Grant denied but still moving forward on rooftop garden

Kelly Kramer, staff reporter

Having a rooftop garden at RB is an idea that was started at the end of the last school year, and action on creating has been started. It would be beneficial to RB overall; it could get students to actually interact with a garden outside of a classroom and work in a green space. Students and staff could actually eat what will be grown, and it could also cut energy costs and make RB a greener school.

The rooftop garden, spearheaded by Kathleen Harsy, was on its way to creation and hopefully success, but the first step was to get a grant to get the project moving.

The Green Thumb Challenge, the grant from the Green Education Foundation, was not obtained by RB. The organization that was applied to could only give out one grant, and it went to a juvenile correction center in a desert region in Oklahoma. They intend to grow vegetables and serve food from their garden to homeless people.

“The organization was looking to give the grant to something that was already established. But just because we didn’t get [the grant], doesn’t mean the garden idea is over. I’m happy for them; if we were going to lose the grant, I’m glad it was to them,” said Harsy.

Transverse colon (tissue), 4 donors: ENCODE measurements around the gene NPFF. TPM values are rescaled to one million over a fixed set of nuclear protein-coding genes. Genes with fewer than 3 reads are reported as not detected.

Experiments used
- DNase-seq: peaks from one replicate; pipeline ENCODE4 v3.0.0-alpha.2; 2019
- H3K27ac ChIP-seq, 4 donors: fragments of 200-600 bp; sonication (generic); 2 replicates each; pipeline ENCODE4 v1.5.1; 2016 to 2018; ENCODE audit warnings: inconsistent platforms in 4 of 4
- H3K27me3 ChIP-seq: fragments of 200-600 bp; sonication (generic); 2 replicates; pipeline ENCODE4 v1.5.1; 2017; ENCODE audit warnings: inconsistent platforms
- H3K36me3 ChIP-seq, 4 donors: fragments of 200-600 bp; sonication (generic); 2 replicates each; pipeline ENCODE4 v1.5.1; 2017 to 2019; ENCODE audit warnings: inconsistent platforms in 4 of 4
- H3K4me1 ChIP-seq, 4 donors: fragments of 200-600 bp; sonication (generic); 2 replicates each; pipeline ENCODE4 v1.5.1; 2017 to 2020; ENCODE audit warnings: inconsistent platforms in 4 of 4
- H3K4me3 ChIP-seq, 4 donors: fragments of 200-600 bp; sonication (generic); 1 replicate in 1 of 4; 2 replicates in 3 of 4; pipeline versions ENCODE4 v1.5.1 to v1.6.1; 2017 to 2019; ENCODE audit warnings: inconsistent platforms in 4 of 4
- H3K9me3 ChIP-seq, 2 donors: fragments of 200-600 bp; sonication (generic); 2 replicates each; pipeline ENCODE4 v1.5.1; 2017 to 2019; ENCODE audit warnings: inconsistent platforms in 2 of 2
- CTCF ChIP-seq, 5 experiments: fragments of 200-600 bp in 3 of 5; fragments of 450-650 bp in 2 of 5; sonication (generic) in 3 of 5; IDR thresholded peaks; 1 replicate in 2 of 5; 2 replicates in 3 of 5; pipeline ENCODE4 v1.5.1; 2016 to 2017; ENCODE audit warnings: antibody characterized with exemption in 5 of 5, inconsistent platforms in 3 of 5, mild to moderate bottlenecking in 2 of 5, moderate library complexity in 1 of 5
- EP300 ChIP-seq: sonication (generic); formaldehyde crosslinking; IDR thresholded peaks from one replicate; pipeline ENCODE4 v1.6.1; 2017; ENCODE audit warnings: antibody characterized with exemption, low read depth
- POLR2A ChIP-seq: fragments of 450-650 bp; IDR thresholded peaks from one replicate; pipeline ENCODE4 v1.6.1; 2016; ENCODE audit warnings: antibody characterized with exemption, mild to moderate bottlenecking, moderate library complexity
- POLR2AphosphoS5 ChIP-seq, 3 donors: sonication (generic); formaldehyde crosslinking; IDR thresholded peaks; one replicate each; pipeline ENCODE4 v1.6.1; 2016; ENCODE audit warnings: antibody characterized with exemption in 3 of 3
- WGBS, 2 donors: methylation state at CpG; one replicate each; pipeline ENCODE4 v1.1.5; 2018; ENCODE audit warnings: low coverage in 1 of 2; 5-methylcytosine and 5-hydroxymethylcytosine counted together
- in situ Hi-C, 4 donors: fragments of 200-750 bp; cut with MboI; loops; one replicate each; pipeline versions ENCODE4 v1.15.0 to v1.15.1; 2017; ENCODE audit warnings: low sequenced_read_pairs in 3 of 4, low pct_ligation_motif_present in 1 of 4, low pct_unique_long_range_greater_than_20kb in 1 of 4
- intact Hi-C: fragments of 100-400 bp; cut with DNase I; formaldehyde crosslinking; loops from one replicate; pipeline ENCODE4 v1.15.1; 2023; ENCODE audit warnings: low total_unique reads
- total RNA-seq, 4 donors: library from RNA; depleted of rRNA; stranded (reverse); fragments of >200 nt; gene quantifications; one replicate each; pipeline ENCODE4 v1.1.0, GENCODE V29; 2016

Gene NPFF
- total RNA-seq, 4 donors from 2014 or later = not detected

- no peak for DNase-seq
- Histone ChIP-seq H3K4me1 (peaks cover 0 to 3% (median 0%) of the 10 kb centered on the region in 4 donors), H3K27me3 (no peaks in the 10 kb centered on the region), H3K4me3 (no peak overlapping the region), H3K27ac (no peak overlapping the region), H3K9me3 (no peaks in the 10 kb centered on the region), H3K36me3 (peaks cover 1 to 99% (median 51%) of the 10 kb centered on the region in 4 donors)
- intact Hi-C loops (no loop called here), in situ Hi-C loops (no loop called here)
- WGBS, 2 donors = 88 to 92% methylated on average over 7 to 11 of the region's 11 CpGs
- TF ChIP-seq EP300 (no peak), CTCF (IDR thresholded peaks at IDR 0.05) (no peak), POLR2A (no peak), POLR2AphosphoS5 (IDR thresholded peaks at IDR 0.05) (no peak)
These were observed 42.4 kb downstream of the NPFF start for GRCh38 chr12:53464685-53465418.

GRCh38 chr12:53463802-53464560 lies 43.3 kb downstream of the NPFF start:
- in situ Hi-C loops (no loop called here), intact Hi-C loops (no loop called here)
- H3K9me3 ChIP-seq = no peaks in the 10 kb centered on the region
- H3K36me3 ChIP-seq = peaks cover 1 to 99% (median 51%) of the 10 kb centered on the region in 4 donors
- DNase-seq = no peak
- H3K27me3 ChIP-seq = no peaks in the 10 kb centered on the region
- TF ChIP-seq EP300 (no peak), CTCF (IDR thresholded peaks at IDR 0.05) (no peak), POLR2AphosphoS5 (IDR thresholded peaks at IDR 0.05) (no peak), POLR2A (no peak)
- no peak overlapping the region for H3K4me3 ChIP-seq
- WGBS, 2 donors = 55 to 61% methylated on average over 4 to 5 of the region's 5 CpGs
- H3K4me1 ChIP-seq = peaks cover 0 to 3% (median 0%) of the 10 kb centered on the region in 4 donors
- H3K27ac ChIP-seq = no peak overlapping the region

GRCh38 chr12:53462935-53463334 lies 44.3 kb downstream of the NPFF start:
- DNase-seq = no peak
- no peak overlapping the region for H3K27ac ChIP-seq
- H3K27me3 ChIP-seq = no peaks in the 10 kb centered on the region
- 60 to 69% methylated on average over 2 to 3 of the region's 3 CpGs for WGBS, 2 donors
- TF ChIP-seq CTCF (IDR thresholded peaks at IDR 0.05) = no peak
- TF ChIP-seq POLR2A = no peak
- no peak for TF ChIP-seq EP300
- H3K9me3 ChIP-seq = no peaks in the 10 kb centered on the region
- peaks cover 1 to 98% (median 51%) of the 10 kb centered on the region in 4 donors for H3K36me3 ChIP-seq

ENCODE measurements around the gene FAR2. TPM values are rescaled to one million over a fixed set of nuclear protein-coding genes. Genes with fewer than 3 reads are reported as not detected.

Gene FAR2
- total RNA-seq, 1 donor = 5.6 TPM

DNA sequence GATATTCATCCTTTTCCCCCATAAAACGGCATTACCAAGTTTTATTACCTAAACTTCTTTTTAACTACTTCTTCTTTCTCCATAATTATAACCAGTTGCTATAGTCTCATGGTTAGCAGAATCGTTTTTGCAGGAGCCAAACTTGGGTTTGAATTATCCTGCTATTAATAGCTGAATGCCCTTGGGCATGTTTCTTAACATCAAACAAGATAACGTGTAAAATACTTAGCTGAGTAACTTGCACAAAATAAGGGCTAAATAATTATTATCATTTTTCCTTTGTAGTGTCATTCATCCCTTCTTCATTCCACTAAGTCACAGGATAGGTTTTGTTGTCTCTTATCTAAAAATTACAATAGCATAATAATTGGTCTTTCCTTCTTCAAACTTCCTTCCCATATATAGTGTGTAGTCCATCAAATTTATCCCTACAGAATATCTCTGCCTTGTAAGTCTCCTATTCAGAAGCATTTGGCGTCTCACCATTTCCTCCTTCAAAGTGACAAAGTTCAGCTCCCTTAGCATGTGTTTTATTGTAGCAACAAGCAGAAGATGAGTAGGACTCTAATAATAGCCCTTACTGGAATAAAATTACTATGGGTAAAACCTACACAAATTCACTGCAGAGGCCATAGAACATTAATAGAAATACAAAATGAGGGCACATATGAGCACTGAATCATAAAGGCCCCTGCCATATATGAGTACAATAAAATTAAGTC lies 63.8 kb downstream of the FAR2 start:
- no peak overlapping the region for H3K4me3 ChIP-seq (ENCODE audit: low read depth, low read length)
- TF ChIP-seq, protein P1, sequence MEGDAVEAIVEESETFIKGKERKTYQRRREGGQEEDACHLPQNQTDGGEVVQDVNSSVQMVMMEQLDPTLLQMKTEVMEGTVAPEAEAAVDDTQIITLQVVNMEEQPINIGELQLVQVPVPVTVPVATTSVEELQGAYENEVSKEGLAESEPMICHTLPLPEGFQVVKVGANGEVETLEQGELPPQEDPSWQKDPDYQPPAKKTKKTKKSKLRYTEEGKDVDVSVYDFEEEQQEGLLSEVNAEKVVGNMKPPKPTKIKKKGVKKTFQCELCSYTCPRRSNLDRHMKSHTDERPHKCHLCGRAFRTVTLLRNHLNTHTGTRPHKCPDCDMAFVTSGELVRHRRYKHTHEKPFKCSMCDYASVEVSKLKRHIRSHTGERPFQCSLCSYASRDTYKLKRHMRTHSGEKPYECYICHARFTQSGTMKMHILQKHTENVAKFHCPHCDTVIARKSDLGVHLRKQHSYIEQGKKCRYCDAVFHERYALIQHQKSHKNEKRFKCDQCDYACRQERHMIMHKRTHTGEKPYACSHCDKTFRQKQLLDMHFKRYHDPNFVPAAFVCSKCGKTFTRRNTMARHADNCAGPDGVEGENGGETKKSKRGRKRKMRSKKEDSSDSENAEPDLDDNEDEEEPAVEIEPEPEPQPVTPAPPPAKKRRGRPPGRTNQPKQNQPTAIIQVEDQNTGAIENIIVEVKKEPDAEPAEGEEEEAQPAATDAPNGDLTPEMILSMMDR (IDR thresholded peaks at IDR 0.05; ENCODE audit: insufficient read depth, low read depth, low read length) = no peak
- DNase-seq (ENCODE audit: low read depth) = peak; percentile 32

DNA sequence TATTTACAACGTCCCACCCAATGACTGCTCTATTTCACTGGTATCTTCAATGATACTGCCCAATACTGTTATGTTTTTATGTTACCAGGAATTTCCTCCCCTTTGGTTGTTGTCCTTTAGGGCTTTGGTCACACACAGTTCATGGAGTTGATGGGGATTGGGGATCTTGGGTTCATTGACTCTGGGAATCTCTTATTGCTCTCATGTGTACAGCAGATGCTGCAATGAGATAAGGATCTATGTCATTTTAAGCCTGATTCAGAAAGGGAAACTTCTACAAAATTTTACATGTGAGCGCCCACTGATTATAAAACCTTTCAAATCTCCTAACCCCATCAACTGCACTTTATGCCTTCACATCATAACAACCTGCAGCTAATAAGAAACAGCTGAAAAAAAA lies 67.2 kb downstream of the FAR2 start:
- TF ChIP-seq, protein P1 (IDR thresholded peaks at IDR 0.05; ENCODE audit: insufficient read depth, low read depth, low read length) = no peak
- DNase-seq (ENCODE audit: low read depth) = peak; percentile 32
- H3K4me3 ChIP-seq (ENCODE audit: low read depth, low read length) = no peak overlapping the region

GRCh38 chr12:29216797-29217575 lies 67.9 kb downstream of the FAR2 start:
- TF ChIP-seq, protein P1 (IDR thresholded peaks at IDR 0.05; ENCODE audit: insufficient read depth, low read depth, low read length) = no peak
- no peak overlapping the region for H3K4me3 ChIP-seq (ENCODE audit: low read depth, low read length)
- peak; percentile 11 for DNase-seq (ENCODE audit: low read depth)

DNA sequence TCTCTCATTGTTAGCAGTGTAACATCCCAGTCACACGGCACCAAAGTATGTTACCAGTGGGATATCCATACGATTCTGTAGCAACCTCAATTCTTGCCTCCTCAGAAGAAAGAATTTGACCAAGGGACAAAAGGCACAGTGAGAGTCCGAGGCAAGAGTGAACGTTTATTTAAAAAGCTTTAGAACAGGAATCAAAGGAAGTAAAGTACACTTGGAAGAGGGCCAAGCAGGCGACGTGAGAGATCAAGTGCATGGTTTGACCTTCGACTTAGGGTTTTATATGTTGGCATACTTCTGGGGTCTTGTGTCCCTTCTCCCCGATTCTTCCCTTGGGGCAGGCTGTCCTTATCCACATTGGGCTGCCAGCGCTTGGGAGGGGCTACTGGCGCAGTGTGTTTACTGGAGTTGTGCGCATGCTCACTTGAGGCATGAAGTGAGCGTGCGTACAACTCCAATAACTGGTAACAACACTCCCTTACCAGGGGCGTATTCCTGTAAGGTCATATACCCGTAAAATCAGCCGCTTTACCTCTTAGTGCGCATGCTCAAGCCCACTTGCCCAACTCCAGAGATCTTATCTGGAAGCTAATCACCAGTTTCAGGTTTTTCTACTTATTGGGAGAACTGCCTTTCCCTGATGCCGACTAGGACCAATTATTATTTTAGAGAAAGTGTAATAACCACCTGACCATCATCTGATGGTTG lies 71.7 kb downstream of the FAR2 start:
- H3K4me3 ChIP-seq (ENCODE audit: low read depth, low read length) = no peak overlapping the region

So far, a grant application has been sent to Captain Planet Foundation and they are waiting for a response. They have also applied to Illinois Parks for a state grant.

Meanwhile, Harsy and others have been making connections with Quest, the food service program used at RB. Quest has agreed to serve the vegetables grown in the garden once it starts up. They are even willing to provide seeds to plant.

Pam Bylsma [principal] is really excited about this, and has been really supportive,” said Harsy.

There will be a group meeting sometime in the near future for fundraising ideas. They are going to meet with Whole Foods to try to get their sponsorship for the garden.